Former foreign secretary struggles with role of insurgent, aims fire both at Theresa May and Labour leader Corbyn
Boris Johnson challenge stutters with scattergun speech to Conservative grassroots
Boris Johnson, the colourful ex-Mayor of London and foreign secretary, swept in to annual Conservative Party conference on Tuesday to address an adoring crowd but the speech fired barbs in every direction, leaving the audience with mixed emotions.
Having taken a stand to oppose Mrs May’s drive to secure a Brexit compromise with Brussels, Mr Johnson has sought to mark out a right-wing vision of a free-trading nation seeking deals with the world while reducing taxes at home.
With the clock ticking before a March deadline for Britain to leave the EU, a hard-core of Conservative Party activists clamour for Mr Johnson to oust Mrs May and deliver his vision from No 10 Downing St.
The Tory faithful had begun queueing for the event more than two hours before it began and an extra tier in the auditorium had to be opened to seat the 1,500 activists who turned up.
“I can’t see what they’re waiting for,” an activist told The National said, “why don’t they just get rid of her?”
The assault on Mrs May centred on Brexit, calling her plans an “outrage” that would leave Britain half-in, half-out of Europe.
Known as the Chequers deal, for the August meeting at her country house that backed the plan and triggered Mr Johnson’s resignation, Mrs May had proposed locking the country into the “tractor beams of Brussels” and a “politically humiliating” dead-end for global trade ambitions.
But while attacking the deal frequently, he signally failed to call for Mrs May’s head.
Instead he praised and professed loyalty to the original Lancaster House principles she had set out in January 2017, in which she vowed to take Britain out of the Single Market.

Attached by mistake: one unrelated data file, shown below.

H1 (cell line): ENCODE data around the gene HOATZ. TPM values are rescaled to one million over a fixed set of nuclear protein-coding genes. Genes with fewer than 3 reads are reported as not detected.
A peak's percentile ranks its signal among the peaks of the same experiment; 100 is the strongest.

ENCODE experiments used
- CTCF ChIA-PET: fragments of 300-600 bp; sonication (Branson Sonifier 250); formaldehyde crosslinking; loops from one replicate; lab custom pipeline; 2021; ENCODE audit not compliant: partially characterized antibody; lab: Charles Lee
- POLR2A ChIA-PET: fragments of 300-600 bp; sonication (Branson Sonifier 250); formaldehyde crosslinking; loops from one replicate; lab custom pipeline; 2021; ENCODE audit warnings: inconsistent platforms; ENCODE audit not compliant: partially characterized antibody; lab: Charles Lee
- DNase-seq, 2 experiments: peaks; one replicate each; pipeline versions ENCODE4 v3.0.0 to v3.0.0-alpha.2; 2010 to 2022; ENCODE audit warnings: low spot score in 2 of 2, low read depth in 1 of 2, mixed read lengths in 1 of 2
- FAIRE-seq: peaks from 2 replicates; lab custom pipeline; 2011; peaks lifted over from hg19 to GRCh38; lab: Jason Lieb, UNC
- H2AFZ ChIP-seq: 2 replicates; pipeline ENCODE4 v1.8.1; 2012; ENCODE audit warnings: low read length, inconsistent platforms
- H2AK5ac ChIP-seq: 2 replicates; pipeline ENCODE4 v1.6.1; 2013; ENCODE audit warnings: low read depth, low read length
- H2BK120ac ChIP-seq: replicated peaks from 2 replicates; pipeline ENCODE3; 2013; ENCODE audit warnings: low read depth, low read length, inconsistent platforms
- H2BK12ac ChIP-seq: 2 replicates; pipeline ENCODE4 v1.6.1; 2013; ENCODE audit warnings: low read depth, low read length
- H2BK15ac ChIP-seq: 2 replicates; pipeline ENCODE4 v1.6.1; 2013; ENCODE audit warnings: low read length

Mr Johnson then laid into opposition Labour party leader Jeremy Corbyn with some fairly predictable and well-received jibes about his Marxist views.
He bemoaned that Britain had lower rates of owner-occupation of private housing than in France or Germany, and he staked out his Thatcherite principles with a call for the party to re-energise the house-building sector.
He flirted with populism, be declaring that it was “a disgrace” that no banker went to jail for 2008 crash, to approving applause, and he took a light pop at the utility companies for “ripping off” consumers, but claimed that these few failures don’t mean the free market doesn't work..
And he ended his speech “urging our friends in government to deliver what the people voted for, to back Theresa May in the best way possible, by softly, quietly, and sensibly backing her original plan. And in so doing to believe in conservatism and to believe in Britain.”
Instant reaction after the event was muted. “It was a damp squib really,” a young activist told The National. “I was expecting something much more exciting.”
An older member when asked if it was the speech of a leader in waiting said “No. It had entertainment value, [but he’s] not leadership material.”